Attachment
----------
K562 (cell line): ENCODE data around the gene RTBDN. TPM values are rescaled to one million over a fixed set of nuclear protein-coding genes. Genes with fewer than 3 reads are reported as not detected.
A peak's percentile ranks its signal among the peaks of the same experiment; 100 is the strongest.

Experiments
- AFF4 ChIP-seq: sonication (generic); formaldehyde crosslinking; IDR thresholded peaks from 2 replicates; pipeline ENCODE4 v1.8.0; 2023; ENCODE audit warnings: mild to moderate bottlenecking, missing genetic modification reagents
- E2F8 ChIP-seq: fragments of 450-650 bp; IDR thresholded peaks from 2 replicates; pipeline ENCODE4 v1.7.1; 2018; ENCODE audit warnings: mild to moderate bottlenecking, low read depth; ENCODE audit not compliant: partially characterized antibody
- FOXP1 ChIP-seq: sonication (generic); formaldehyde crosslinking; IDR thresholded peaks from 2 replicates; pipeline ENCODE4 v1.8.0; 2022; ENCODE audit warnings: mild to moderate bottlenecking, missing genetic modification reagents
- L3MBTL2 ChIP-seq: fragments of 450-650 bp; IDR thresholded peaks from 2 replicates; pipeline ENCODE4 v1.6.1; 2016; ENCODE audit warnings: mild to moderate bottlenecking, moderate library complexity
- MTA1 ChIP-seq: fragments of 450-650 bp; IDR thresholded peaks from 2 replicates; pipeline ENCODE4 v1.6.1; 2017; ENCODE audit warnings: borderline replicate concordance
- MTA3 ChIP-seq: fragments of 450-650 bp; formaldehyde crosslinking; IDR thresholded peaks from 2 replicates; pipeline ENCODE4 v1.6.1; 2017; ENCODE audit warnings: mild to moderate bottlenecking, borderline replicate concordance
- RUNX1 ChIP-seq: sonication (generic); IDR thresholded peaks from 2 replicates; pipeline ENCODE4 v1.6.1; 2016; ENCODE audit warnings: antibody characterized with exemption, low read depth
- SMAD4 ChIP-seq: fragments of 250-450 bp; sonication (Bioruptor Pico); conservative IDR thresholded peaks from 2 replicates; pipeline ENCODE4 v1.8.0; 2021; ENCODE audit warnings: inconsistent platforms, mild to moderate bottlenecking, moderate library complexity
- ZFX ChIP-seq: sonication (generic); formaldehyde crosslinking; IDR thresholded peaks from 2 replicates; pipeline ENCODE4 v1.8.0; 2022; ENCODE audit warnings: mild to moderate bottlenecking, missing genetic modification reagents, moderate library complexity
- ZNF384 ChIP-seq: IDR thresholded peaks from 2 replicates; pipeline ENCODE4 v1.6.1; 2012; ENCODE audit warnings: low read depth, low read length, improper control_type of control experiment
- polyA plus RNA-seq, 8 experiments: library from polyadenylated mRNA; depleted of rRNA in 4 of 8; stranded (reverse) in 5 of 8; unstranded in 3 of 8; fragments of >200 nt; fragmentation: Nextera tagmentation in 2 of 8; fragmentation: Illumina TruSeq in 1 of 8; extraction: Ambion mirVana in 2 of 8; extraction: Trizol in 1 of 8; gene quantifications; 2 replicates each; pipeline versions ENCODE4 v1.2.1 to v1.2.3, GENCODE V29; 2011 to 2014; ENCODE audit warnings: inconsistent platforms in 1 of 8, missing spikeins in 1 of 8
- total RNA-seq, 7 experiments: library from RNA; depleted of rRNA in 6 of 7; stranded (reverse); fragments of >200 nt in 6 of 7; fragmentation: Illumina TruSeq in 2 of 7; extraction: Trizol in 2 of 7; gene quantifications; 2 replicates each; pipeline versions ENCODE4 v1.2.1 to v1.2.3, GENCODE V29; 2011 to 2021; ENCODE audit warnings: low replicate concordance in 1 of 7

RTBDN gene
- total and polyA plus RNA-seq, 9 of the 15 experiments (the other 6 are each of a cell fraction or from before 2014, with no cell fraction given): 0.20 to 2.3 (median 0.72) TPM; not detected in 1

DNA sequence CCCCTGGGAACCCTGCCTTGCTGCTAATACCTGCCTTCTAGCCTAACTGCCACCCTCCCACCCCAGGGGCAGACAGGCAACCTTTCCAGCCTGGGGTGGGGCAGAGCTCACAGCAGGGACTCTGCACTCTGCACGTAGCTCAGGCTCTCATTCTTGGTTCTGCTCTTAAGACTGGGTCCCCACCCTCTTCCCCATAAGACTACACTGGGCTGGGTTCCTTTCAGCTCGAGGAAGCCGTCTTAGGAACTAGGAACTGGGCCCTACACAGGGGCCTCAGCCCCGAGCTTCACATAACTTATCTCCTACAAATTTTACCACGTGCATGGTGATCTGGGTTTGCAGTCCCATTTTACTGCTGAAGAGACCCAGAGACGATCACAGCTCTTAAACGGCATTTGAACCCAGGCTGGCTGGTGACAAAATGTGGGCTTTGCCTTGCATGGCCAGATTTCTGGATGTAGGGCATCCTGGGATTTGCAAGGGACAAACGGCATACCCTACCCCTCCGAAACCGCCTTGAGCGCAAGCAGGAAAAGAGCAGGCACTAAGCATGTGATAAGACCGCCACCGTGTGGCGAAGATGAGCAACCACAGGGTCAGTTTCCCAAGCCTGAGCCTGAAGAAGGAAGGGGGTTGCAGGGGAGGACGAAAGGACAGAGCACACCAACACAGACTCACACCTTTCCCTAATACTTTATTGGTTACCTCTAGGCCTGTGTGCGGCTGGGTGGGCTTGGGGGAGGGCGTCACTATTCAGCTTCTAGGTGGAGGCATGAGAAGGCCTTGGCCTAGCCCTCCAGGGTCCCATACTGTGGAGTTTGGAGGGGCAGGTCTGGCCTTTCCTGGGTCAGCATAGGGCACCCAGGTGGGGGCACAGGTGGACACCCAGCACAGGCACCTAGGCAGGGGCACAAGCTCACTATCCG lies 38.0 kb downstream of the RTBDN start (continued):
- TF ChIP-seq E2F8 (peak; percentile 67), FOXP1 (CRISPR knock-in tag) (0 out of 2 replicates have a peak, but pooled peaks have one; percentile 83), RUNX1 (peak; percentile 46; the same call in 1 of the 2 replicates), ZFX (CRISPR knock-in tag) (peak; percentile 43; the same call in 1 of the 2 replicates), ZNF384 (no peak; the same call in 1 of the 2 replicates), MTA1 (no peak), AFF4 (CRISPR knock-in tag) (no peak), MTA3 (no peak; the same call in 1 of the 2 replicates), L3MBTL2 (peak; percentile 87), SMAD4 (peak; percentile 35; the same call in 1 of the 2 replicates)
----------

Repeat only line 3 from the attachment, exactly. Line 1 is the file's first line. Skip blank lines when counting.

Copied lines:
Experiments